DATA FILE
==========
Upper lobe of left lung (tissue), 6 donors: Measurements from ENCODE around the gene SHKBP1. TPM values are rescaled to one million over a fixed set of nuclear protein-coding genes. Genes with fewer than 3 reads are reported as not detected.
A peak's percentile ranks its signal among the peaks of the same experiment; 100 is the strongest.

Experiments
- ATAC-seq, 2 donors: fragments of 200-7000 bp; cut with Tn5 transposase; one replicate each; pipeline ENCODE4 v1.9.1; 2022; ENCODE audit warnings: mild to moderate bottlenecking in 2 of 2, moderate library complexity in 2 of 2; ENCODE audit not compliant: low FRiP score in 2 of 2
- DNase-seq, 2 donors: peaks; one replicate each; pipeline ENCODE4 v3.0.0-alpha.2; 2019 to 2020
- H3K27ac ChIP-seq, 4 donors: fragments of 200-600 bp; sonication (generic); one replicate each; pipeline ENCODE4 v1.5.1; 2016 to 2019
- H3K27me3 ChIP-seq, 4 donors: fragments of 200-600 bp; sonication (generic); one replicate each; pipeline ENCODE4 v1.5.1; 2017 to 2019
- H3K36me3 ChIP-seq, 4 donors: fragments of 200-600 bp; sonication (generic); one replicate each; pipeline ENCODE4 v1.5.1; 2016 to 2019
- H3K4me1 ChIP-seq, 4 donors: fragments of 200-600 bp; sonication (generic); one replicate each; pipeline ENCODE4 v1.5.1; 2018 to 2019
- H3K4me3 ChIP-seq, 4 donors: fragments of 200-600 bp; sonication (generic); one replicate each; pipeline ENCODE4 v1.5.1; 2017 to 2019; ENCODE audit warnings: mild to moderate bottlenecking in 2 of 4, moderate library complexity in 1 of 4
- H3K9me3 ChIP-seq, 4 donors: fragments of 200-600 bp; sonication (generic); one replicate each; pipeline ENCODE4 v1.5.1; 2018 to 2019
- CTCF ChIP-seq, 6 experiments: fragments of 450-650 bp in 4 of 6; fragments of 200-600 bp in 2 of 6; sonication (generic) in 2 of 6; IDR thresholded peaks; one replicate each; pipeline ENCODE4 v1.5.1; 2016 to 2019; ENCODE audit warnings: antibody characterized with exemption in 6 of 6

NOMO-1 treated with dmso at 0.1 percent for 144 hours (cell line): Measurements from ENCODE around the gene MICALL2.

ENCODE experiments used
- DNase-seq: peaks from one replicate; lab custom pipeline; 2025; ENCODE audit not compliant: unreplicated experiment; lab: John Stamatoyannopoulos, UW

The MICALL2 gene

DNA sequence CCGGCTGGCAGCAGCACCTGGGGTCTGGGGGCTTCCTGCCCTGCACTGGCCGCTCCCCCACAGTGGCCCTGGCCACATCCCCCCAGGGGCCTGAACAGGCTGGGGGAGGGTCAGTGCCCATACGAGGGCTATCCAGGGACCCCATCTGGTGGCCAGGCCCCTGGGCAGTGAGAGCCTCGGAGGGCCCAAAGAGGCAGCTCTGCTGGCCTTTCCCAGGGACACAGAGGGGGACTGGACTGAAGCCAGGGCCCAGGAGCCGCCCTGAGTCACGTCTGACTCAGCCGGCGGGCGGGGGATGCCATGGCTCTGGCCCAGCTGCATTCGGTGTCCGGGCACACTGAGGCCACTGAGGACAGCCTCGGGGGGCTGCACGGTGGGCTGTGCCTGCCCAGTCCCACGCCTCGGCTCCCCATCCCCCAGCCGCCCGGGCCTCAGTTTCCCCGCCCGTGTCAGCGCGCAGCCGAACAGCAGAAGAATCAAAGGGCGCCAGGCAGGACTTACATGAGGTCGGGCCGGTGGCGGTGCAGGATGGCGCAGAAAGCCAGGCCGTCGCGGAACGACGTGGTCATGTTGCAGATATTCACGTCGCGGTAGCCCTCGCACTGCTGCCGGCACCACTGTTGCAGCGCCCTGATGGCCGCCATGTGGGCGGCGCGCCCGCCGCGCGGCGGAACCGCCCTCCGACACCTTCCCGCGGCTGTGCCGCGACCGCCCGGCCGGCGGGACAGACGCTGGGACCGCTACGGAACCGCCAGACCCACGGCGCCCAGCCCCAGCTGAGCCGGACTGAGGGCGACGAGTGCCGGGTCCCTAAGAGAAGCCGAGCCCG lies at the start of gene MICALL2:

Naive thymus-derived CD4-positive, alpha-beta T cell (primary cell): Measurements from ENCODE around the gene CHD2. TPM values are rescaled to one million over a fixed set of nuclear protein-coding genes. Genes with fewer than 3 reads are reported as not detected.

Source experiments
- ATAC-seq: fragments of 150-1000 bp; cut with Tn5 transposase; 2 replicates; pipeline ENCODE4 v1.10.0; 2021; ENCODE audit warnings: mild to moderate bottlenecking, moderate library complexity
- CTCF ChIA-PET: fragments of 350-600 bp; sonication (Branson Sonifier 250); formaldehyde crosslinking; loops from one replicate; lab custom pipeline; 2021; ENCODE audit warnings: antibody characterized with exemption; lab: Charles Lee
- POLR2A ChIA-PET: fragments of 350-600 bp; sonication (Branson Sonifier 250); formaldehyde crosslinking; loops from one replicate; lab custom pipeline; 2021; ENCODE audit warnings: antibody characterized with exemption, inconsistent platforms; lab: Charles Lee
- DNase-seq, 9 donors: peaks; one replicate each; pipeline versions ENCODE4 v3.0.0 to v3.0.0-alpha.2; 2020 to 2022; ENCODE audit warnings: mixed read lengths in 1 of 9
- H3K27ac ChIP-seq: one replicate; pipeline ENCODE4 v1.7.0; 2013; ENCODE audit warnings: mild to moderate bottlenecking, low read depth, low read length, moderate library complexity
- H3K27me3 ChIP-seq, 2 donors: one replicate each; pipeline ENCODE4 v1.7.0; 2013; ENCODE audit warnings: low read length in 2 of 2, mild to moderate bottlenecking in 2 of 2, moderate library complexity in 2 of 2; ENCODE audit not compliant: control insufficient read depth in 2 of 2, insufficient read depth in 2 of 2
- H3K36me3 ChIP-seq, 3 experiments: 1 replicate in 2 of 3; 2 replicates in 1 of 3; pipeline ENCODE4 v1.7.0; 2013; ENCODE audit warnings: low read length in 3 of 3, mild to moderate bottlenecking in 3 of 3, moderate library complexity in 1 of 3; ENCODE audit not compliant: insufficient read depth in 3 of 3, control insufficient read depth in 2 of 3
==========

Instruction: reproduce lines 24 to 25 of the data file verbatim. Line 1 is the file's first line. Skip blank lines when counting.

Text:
- H3K27ac ChIP-seq: one replicate; pipeline ENCODE4 v1.7.0; 2013; ENCODE audit warnings: mild to moderate bottlenecking, low read depth, low read length, moderate library complexity
- H3K27me3 ChIP-seq, 2 donors: one replicate each; pipeline ENCODE4 v1.7.0; 2013; ENCODE audit warnings: low read length in 2 of 2, mild to moderate bottlenecking in 2 of 2, moderate library complexity in 2 of 2; ENCODE audit not compliant: control insufficient read depth in 2 of 2, insufficient read depth in 2 of 2